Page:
So why do people want to hear Osteen? Because says the Pakistani visitor, “Osteen encourages us to think and ask simple questions like ‘Are you content in this life? Are you content in all circumstances?’ “There’s a huge difference between being content and being complacent, according to Osteen. When you are content, you are satisfied; you’re full,” says the Pakistani visitor. She quotes the pastor who says one of the best ways to find contentment in your circumstances is to reach out and help someone else who is in need. When you turn your focus toward helping others, your own challenges seem more manageable, and sometimes, they simply disappear. That’s because whatever you make happen for other people, God will make happen for you. Is this not a similar message for Muslims during Ramazan? You fast because you realise what it is to go hungry. Instead of stuffing your stomachs at iftar, give food to someone who is needy. This example best fits the ‘letter and spirit’ definition mentioned above. “Some in Pakistan are push button ignorants who can recite the Holy Quran by rote but know little about translating the words into our daily living,” my interviewee tells me. “We treat people and animals badly but pray five times a day. We call these people good even if they throw stones at dogs, misbehave with their wives and children and stare at the neighbour’s women!”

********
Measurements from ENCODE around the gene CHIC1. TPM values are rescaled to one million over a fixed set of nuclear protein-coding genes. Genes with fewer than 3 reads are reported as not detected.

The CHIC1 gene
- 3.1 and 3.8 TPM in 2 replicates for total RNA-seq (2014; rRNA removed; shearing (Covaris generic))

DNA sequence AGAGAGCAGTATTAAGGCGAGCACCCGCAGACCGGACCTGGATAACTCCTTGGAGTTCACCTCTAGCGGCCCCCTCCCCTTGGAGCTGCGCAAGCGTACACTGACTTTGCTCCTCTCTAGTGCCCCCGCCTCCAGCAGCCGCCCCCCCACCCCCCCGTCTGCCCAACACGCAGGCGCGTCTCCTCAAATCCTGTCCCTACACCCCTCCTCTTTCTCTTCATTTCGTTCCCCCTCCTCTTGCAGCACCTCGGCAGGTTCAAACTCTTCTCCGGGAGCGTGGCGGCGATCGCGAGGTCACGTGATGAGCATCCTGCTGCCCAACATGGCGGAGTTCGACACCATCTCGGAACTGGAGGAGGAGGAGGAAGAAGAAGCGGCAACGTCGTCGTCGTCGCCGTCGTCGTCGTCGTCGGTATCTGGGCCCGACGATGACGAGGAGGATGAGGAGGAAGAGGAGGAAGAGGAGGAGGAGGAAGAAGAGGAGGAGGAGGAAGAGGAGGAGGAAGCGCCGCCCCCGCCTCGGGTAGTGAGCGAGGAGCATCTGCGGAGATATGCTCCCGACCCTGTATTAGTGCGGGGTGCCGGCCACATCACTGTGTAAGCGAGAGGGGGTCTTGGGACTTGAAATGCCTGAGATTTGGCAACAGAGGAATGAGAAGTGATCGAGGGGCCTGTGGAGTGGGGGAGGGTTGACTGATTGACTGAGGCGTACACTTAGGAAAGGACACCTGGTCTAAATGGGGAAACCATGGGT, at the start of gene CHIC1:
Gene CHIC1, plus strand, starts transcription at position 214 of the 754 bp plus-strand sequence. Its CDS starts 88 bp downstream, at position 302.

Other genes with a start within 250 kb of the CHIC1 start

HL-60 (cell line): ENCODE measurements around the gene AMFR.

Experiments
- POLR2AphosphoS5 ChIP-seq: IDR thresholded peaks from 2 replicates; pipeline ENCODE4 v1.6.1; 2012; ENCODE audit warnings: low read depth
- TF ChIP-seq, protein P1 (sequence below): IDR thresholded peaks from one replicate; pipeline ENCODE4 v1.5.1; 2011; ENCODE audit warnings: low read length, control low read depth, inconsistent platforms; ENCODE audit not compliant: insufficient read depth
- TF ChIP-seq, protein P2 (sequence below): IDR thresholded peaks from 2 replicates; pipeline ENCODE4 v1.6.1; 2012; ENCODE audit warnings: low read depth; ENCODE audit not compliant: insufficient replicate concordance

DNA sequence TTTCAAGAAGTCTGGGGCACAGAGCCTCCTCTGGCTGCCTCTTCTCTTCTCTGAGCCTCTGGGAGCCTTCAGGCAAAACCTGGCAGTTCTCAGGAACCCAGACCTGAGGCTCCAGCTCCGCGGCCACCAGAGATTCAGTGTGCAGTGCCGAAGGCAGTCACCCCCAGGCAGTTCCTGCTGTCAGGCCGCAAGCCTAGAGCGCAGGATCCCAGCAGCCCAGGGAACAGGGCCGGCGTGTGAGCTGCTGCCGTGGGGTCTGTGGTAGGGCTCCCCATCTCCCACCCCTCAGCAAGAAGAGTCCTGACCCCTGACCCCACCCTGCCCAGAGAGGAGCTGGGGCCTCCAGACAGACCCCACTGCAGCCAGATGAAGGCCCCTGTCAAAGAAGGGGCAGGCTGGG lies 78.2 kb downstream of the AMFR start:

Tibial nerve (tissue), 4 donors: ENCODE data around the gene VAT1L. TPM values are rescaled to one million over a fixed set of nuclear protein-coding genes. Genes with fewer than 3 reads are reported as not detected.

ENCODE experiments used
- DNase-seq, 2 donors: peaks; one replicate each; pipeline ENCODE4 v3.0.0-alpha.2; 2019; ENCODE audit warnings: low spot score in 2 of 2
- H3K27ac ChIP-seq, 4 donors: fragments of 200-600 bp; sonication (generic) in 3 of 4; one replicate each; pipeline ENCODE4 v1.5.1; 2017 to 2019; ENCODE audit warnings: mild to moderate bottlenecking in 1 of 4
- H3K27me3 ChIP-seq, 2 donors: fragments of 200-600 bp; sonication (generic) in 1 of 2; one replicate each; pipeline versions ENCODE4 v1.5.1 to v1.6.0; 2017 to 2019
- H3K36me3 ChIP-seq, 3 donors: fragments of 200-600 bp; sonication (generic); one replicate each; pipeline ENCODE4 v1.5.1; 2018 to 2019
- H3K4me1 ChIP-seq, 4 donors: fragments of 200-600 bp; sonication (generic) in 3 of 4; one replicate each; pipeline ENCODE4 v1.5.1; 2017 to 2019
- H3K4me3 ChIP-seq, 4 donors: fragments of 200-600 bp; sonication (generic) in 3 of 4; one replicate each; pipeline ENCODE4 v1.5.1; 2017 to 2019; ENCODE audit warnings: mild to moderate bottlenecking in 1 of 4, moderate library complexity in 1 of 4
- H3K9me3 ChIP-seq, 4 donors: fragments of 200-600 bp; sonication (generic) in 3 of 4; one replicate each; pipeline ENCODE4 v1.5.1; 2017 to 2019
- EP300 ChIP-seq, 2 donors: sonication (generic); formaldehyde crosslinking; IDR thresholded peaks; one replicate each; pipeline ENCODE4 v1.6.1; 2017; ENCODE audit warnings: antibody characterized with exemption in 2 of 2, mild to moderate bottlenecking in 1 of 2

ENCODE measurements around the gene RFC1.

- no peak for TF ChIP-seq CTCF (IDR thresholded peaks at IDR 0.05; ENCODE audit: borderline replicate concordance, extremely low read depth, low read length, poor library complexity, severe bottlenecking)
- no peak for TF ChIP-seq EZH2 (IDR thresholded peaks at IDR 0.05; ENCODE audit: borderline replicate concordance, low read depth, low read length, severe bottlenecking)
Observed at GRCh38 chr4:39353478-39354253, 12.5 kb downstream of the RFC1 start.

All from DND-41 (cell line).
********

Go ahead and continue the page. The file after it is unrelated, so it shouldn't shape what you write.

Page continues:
I ask the Houston lady if we need preachers like Osteen. “Why, of course yes!” She shoots back. “I love the way he does not talk about hell, damnation and God’s fury. Rather he emphasises faith. Values hold a high worth in his gospel, like akhlaqi qadren (good behaviour); accepting people for who they are, showing honour to people, striving for better, having faith in the Power above.”
Not everyone believes Osteen. Just as Pakistan has its share of religious hardliners, so does America. The Christian fundamentalists criticise Osteen as the “pastor of prosperity.”
Here’s the last word: “I wonder if it is in line with our belief to demand more from God for abundance or should we do sabar and shukar and die in poverty?” says the Texas-returned Karachiite. “I heard Osteen’s lectures. He says ‘Don’t settle for a C in life. Go for an A. And do stop carrying a chip on your shoulder.’”